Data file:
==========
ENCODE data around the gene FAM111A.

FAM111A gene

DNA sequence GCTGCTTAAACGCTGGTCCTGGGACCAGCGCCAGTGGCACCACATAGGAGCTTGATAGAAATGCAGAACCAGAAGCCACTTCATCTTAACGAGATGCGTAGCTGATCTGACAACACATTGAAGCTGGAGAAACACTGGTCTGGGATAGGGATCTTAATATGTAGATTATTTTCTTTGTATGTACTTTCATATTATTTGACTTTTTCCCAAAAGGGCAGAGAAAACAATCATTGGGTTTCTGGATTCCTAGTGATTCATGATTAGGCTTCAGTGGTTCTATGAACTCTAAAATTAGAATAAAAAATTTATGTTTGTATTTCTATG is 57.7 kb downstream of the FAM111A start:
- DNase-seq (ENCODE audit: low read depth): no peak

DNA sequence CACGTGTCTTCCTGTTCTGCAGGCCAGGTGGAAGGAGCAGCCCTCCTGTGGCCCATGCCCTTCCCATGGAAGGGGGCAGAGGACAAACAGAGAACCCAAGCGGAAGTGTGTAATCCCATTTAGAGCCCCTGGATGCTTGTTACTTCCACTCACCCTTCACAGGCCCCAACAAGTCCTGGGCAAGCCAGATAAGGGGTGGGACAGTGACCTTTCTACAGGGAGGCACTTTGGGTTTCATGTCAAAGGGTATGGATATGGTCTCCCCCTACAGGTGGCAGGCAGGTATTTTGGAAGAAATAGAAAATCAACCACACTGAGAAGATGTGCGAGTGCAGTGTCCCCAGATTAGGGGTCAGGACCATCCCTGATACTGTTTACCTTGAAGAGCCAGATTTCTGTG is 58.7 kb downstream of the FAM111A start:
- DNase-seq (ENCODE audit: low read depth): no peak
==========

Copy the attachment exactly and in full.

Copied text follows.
ENCODE data around the gene FAM111A.

FAM111A gene

DNA sequence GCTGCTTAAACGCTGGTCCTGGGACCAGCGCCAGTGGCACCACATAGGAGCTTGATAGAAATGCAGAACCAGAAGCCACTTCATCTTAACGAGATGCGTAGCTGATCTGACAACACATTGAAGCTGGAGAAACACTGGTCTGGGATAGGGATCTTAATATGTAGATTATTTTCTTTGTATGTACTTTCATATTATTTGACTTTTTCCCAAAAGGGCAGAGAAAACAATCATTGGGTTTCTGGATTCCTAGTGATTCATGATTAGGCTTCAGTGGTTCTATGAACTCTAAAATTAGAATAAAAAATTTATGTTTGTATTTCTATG is 57.7 kb downstream of the FAM111A start:
- DNase-seq (ENCODE audit: low read depth): no peak

DNA sequence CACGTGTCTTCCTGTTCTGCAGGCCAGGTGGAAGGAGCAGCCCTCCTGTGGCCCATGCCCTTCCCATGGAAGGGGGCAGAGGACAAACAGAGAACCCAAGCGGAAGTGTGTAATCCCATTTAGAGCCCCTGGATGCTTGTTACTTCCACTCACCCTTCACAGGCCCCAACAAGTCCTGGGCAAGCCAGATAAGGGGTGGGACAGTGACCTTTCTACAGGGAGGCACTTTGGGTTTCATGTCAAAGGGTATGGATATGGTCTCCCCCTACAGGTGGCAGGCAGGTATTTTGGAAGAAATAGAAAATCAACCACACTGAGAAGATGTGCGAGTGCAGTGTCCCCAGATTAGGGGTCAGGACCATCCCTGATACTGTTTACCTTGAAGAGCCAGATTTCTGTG is 58.7 kb downstream of the FAM111A start:
- DNase-seq (ENCODE audit: low read depth): no peak